That means indoor restaurants, bars, and gyms and outdoor playgrounds can reopen in Durham, Halton, York, Hamilton, Niagara, and Haldimand-Norfolk later this week.

But public health officials do not yet feel the numbers are where they need to be for Toronto, Peel, and Windsor-Essex to move to the next stage, senior government officials said Monday.

The Star’s Robert Benzie has the full story.

10:45 a.m.: Detached home values in the Greater Toronto Area have not only held their own but have seen significant gains through the first half of the year as the region’s housing shortage persists, according to a report from Re/MAX.

The average price of a house rose in 95 per cent of the 65 neighbourhoods on the Toronto Region Real Estate Board’s (TRREB) Multiple Listings Service map.

In the City of Toronto, 60 per cent of those neighbourhoods saw double-digit increases as did half of those in the 905 communities between January and June.

The Star’s Tess Kalinowski has the full story.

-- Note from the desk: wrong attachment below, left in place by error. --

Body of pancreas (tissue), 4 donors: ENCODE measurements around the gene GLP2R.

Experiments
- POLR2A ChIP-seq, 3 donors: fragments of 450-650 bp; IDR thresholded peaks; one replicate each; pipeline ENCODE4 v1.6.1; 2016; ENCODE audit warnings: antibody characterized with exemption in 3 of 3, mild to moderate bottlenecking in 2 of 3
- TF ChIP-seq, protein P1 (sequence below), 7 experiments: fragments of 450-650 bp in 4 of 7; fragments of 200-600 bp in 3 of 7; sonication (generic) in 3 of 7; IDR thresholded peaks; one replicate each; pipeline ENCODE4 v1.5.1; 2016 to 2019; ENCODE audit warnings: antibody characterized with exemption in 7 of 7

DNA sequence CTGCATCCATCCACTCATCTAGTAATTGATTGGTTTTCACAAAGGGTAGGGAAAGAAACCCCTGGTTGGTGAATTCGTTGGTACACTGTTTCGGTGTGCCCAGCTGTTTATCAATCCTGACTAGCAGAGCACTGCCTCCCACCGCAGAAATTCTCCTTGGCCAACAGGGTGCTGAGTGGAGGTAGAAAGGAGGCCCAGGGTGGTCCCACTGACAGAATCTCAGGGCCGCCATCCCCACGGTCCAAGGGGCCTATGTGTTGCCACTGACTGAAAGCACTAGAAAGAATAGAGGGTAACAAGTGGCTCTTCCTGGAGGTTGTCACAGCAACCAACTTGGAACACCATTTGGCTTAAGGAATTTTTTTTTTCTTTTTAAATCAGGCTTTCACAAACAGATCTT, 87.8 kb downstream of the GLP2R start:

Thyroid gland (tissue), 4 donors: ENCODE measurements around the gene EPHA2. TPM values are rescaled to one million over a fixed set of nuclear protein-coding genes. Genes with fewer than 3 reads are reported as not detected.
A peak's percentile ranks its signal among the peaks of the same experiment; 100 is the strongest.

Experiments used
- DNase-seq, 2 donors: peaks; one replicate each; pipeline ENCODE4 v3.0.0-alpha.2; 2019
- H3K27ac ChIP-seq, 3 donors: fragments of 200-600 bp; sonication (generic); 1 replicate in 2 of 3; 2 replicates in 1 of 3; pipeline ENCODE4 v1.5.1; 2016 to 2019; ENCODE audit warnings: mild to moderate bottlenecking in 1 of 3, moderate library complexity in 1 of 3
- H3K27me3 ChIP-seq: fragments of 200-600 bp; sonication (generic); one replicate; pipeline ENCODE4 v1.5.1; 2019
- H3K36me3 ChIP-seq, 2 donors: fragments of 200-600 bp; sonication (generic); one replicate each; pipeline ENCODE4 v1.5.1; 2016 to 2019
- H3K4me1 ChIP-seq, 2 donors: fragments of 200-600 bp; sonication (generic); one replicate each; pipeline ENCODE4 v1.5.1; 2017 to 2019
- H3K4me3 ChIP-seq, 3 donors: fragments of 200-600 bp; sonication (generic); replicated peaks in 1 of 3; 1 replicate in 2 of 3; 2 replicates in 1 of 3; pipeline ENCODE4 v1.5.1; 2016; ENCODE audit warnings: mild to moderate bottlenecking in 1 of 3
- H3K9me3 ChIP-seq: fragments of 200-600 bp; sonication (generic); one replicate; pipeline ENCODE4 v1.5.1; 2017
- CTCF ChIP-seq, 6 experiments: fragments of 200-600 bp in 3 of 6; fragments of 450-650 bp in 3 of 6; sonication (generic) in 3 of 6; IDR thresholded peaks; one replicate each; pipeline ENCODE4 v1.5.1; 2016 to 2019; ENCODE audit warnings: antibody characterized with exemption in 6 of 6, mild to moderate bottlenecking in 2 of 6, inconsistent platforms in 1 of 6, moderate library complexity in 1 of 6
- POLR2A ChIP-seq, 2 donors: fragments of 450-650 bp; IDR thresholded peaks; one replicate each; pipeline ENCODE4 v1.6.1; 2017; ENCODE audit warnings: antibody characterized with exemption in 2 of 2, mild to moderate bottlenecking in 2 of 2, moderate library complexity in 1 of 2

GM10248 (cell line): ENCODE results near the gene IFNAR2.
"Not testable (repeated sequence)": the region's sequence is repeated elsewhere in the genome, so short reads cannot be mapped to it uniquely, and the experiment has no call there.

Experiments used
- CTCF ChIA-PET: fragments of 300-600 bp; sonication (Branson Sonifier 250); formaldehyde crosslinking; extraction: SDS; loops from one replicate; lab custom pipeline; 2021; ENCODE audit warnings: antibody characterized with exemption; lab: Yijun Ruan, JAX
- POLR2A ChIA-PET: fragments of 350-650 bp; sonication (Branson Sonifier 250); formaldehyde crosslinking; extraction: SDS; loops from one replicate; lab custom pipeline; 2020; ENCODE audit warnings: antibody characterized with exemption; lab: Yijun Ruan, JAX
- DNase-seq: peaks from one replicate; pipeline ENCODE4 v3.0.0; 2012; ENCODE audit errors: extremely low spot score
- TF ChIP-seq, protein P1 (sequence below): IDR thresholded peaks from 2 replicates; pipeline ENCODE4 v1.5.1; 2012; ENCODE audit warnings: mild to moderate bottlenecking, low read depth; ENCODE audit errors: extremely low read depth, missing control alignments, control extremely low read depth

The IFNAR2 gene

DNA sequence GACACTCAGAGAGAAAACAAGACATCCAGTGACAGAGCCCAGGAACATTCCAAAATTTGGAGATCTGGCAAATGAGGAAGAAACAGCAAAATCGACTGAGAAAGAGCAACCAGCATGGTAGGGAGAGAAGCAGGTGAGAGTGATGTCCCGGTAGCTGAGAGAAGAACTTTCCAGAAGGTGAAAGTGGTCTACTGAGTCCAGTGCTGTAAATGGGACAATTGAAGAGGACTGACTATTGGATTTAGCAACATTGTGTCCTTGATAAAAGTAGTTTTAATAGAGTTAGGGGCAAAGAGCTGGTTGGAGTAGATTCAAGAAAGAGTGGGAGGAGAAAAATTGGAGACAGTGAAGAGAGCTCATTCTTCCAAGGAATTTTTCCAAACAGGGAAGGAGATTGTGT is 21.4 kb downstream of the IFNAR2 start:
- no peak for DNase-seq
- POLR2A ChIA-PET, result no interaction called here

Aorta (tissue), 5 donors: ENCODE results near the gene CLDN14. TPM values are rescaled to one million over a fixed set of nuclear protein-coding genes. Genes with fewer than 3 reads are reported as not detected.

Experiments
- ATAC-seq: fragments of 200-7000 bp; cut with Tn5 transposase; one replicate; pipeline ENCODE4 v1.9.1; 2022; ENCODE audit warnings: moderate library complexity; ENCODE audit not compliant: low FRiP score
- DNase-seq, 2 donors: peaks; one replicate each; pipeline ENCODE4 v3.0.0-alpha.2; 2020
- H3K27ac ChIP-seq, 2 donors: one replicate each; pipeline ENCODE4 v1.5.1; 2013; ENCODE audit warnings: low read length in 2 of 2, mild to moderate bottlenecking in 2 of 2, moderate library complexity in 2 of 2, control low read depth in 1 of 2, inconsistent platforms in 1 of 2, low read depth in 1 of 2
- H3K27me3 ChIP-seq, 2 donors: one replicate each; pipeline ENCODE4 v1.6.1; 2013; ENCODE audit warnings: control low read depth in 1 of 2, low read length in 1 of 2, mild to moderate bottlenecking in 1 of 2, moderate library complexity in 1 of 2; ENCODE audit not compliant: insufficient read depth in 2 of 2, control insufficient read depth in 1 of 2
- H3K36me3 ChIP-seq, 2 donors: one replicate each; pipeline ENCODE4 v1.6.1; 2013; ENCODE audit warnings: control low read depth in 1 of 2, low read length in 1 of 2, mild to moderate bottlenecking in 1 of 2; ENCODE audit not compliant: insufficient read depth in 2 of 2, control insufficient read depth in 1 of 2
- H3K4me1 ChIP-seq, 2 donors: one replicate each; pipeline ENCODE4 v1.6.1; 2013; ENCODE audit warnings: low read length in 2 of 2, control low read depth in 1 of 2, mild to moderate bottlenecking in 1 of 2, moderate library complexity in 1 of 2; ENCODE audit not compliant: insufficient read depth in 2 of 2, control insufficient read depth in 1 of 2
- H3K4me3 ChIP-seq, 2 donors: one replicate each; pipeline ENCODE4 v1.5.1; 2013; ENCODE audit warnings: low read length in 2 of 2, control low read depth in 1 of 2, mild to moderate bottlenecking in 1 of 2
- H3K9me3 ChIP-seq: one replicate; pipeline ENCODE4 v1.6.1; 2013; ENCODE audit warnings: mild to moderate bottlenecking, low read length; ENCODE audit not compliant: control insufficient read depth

10:30 a.m.: A case of COVID-19 has been reported at First Markham Place indoor mall.

York Region Media Group obtained a memo from mall managers to owners and tenants, dated July 17, indicating a retailer had contacted them and York Region Public Health to alert them that one of their staff had a confirmed case of the novel coronavirus.

The affected retailer acted quickly, the memo said, and arranged a deep-clean of the premises overnight July 16.

At the same time, management completed a thorough sanitizing and electrostatic spraying of all common areas, doors, washrooms, surfaces and all other high-touch points in the mall.

A notice shared with customers from ITalkBB — a Chinese TV, mobile and home phone business — said the company was advised on July 16 that a staff member on vacation leave had been exposed to the virus at a private event.

The employee’s most recent day at work was July 12 at the First Markham Place location, and the store underwent a deep clean and sanitizing procedure July 16, the notice said

10:20 a.m. (updated): Premier Doug Ford is expected to say at 1 p.m. that some regions are ready to move to Stage 3 — which includes dine-in restaurants and bars, with virus-containment restrictions — starting Friday.

They are Durham, Halton, Hamilton, Niagara, Haldiman-Norfolk, Lambton and York region.

Sources say Toronto supported the delay for the country’s biggest city. Mayor John Tory has said he is particularly concerned about people mingling in bars spreading COVID-19. That has sparked a resurgence of the pandemic in other cities including Montreal.

On the weekend Tory wrote to Ford urging him to let Toronto impose six additional conditions, including bar visitors wearing masks when not eating or drinking.